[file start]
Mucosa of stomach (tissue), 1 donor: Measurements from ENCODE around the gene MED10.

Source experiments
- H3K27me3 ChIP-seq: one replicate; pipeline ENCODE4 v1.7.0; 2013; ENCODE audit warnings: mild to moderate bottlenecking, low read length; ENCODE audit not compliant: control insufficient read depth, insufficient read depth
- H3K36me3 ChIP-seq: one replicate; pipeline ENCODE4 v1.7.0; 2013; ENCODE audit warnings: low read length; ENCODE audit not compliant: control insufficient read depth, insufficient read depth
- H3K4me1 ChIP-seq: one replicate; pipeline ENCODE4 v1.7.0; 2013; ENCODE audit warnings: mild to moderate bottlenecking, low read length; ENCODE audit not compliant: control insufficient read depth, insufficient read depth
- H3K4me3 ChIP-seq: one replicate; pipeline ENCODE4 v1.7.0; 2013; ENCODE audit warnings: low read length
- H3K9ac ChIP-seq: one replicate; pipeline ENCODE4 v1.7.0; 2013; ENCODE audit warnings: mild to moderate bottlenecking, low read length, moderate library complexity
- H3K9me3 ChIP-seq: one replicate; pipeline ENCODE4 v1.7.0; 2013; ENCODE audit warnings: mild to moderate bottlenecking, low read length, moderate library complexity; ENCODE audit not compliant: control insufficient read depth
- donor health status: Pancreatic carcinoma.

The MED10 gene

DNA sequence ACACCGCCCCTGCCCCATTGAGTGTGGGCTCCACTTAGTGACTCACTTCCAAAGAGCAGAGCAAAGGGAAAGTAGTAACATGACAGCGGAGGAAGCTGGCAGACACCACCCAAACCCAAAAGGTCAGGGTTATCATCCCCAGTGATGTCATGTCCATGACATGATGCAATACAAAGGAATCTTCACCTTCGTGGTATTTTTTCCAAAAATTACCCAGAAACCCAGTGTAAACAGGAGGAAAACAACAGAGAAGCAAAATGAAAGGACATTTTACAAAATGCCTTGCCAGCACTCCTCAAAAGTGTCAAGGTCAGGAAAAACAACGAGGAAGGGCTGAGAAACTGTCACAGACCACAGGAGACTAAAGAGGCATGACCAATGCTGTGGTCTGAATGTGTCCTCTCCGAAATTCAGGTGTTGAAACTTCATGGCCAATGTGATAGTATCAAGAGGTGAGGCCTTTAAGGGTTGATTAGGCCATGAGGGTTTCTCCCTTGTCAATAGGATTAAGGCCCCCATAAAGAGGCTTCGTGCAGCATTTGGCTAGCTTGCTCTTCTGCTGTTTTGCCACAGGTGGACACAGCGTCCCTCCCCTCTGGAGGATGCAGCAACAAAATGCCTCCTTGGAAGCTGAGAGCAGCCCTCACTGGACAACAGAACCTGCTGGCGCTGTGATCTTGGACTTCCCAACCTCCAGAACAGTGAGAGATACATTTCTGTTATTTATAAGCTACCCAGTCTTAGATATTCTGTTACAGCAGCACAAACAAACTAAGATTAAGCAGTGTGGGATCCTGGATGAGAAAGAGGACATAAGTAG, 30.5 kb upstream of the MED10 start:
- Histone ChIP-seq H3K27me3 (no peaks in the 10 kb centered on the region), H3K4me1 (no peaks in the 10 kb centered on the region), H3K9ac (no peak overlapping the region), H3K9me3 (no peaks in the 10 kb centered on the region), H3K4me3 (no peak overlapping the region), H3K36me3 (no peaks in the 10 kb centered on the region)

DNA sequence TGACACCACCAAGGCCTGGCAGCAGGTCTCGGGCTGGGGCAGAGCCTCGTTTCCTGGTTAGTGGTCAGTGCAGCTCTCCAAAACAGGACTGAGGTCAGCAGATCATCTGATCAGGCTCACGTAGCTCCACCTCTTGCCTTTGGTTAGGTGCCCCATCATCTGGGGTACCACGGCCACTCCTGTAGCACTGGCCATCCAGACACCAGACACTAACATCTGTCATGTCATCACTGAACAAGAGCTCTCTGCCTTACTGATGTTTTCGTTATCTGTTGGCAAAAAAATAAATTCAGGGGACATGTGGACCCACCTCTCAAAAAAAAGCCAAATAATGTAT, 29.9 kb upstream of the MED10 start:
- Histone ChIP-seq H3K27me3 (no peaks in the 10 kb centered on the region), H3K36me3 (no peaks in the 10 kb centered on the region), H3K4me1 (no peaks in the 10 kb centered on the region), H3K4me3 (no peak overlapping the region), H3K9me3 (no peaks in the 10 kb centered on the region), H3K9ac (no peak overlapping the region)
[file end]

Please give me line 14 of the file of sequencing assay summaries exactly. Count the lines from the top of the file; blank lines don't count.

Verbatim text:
- Histone ChIP-seq H3K27me3 (no peaks in the 10 kb centered on the region), H3K36me3 (no peaks in the 10 kb centered on the region), H3K4me1 (no peaks in the 10 kb centered on the region), H3K4me3 (no peak overlapping the region), H3K9me3 (no peaks in the 10 kb centered on the region), H3K9ac (no peak overlapping the region)